I'm reading a paper that uses the following result:

Let $S$ be a set of $n$ points in the plane. Then a spanning tree for $S$ with crossing number $O(\sqrt{n})$ can be computed in $O(n^{1+\epsilon})$ time for any $\epsilon > 0$.

The paper refers the reader to Matoušek's paper [1] for this result. However, Matoušek does not discuss spanning trees of points in [1], rather several methods for computing simplicial partition trees.

So I've been trying to track down where the result comes from. I finally found, in [2], the following statement:

So-called simplicial partitions ([Mat91b], see Section 5) can be used to obtain a spanning tree with crossing number $O(\sqrt{n})$ in time $O(n^{1+\epsilon})$ for any $\epsilon > 0$ (where the constant in the crossing numbers depends on $\epsilon$), [Mat91a].

The reference [Mat91b] in the quote is my reference [1], and the reference [Mat91a] is a private communication between Wezl and Matoušek. It seems that this sentence from [2] is most likely why [1] is referenced in the paper I'm currently reading. I think this is a slight mistake, since [Mat91b] appears to be included as a reference for simplicial partitions, and [Mat91a] (the private communication) is the reference for the entire section and hence the claim. I must admit the first time I read this sentence I made the same mistake, but after searching in vain for the result in [1], have come to the conclusion above.

So my question is this: has the proof of this result appeared in the literature? Perhaps it is obvious (it is not yet obvious to me, but I am still learning about these algorithms). If it is not obvious, I am hoping someone can either provide me with a reference to where it has appeared, or a (rough?) explanation of how a simplicial partition of a point set can be used to construct a spanning tree of the point set with stabbing number $O(\sqrt{n})$ in $O(n^{1 + \epsilon})$ time (or any other $O(n^{1+\epsilon})$ time method, really)?



[1] Matoušek, J. Efficient Partition Trees. Discrete Comput. Geom., 8:315-334, 1992.

[2] Wezl, E. On spanning trees with low crossing numbers. Data Structures and Efficient Algorithms, LNCS 594:233-249, 1992.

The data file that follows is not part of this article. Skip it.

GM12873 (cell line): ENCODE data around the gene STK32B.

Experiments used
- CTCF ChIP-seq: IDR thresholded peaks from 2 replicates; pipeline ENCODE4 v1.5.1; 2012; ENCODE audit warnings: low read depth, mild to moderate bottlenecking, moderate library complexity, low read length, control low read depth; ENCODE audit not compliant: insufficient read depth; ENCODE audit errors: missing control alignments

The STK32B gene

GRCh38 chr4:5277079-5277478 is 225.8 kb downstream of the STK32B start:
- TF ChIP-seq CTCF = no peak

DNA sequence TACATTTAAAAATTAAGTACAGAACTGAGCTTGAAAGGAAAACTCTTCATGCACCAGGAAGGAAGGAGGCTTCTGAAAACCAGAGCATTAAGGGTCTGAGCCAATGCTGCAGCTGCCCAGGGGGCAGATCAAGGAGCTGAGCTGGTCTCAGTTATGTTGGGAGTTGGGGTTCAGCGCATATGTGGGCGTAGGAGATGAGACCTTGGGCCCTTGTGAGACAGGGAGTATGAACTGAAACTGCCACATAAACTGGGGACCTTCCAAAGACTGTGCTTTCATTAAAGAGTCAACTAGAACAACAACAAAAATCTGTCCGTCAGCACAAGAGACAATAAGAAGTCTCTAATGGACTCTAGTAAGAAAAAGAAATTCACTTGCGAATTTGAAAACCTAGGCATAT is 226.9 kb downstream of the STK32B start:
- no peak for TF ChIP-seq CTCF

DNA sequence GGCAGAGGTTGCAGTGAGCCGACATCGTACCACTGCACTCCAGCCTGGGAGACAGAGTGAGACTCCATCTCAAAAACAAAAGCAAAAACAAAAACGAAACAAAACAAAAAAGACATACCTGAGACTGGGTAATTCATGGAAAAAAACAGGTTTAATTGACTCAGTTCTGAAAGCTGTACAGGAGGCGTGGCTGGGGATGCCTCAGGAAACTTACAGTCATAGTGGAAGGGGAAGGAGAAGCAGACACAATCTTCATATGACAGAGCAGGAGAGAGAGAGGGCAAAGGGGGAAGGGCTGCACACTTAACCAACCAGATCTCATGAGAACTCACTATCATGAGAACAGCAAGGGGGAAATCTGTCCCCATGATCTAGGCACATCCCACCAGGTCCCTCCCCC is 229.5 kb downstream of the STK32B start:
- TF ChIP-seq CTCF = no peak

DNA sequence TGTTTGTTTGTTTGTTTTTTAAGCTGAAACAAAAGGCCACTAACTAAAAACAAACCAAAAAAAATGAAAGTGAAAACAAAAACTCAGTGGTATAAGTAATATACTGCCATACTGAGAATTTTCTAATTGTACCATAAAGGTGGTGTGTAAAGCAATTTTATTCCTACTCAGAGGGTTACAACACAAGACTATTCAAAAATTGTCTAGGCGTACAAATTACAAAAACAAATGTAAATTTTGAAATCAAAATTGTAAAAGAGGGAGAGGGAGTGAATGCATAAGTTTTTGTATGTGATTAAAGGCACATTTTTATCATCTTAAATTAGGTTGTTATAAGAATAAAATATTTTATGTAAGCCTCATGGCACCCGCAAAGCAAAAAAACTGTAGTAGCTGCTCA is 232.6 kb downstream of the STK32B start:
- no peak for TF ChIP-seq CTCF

• $\begingroup$ Sariel Har-Peled's book on geometric approximations has a direct proof for the $\sqrt{n}$ result that doesn't need simplicial partitions. $\endgroup$ Commented Jan 10, 2014 at 18:19
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    $\begingroup$ while this is not an answer, I think the way to go is to compute the simplicial partition, compute a spanning tree in each partition recursively, and then "glue" the trees up essentially arbitrarily. the low crossing number of the partition structure yields the desired bound. $\endgroup$ Commented Jan 10, 2014 at 19:39
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    $\begingroup$ Yes. To get the improved running time you essentially either has to use partition trees, or replicate some parts of their construction. In short, it is a horrendous mess. For me, the existence of such trees and that they are polynomial time computable is the interesting tidbit. BTW, I have a writeup showing the existence of such trees using LP duality, and Matousek and Sharir has a writeup showing the existence of such trees using algebraic techniques. For my writeup, see here: sarielhp.org/p/09/crossing. None of these alternative techniques yield useful algorithms, however. $\endgroup$ Commented Jan 15, 2014 at 21:38
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    $\begingroup$ You can gaurentee non-intersecting by locally resolving such intersections until they are completely removed. It is easy to argue this only improves the tree you have at hand... $\endgroup$ Commented Mar 3, 2014 at 5:02
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    $\begingroup$ Timothy Chan has a recent paper doing partition trees that have cells that do not overlap. It is even messier... ;). One can argue that after $O(n^c)$ flips you would be done, but $c$ is not tiny... $\endgroup$ Commented Apr 15, 2014 at 20:51

1 Answer 1


If I get it correctly, the result you need appears in Section 4 of this paper (a draft here). We also needed to join pieces of different papers, as the comments here tell.

  • $\begingroup$ Very cool, thanks. I had just been thinking about the problem this morning again, and had realized that a tree with Steiner points could be computed from a self-intersecting tree, though I didn't realize it could be done in that time bound (I had a much slower algorithm in mind) nor that you could then compute a non-steiner point version only doubling the crossing number. This really made my morning. Now I can go get some coffee =D. $\endgroup$
    – John
    Commented May 29, 2014 at 16:28

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